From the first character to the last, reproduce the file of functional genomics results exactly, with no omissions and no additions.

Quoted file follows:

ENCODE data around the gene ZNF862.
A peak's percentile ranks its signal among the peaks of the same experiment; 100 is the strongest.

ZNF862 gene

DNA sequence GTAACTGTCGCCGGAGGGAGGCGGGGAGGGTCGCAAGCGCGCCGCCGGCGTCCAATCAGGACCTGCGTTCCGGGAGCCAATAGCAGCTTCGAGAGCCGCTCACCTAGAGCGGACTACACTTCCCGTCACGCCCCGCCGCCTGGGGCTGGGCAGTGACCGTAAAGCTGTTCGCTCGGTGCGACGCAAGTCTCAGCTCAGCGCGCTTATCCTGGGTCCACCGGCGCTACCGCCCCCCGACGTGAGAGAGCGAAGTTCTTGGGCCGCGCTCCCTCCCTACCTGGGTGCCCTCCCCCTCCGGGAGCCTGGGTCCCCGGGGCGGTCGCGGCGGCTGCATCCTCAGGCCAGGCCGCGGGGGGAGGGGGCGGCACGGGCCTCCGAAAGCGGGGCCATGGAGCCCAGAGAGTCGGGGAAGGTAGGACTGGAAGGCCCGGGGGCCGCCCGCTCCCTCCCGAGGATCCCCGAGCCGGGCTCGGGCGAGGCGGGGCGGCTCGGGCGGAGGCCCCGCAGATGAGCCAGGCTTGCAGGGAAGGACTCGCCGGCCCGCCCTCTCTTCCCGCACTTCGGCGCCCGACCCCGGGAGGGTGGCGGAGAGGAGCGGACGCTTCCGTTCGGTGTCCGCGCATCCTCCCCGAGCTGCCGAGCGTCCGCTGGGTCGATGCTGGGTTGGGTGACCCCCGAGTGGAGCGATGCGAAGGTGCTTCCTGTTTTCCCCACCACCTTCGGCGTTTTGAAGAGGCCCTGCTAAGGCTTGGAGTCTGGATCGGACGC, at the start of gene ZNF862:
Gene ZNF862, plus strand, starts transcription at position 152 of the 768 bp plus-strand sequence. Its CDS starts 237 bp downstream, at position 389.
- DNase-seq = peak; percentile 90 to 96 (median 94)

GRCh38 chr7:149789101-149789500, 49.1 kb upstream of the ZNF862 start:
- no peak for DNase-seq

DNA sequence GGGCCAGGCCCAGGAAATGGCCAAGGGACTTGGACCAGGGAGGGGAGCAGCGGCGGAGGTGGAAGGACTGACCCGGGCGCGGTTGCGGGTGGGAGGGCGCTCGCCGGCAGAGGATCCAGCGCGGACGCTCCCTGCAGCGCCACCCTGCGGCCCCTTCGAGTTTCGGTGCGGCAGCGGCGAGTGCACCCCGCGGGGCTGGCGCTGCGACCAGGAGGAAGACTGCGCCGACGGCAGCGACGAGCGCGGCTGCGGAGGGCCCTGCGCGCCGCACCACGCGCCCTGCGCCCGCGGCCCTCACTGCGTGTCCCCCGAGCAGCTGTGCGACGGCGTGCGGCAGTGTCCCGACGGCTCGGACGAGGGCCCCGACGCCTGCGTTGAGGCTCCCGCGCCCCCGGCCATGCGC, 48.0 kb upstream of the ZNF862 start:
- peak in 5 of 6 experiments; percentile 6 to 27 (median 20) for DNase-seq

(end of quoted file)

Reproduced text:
ENCODE data around the gene ZNF862.
A peak's percentile ranks its signal among the peaks of the same experiment; 100 is the strongest.

ZNF862 gene

DNA sequence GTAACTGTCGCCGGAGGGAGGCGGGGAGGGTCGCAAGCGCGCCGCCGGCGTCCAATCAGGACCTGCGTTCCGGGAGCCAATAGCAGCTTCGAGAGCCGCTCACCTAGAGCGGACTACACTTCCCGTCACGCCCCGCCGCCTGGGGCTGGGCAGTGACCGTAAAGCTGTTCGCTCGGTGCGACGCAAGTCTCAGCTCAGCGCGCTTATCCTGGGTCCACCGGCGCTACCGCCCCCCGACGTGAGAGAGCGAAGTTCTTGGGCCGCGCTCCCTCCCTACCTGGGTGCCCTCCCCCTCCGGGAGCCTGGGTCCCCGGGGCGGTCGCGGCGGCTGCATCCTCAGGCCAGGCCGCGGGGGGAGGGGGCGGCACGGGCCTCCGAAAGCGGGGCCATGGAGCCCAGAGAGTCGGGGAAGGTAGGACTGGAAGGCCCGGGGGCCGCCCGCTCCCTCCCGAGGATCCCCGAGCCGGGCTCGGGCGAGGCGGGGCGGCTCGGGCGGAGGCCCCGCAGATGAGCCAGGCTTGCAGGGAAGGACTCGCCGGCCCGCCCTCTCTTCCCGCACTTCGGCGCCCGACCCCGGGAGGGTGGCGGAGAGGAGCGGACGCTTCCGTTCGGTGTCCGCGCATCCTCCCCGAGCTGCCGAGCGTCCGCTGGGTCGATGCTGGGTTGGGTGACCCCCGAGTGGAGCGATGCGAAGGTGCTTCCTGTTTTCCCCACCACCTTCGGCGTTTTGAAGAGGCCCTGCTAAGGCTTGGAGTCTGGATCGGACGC, at the start of gene ZNF862:
Gene ZNF862, plus strand, starts transcription at position 152 of the 768 bp plus-strand sequence. Its CDS starts 237 bp downstream, at position 389.
- DNase-seq = peak; percentile 90 to 96 (median 94)

GRCh38 chr7:149789101-149789500, 49.1 kb upstream of the ZNF862 start:
- no peak for DNase-seq

DNA sequence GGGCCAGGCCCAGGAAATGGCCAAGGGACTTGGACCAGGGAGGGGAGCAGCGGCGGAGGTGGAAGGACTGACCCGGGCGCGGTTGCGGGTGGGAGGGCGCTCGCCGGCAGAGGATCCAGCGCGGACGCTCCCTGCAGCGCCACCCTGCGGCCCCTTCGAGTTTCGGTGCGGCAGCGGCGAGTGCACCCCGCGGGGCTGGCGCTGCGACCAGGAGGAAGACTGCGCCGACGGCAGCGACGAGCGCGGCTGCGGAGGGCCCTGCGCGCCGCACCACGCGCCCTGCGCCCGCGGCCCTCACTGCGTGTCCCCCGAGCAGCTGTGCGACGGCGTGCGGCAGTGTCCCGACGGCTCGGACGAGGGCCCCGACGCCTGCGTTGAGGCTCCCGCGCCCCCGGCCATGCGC, 48.0 kb upstream of the ZNF862 start:
- peak in 5 of 6 experiments; percentile 6 to 27 (median 20) for DNase-seq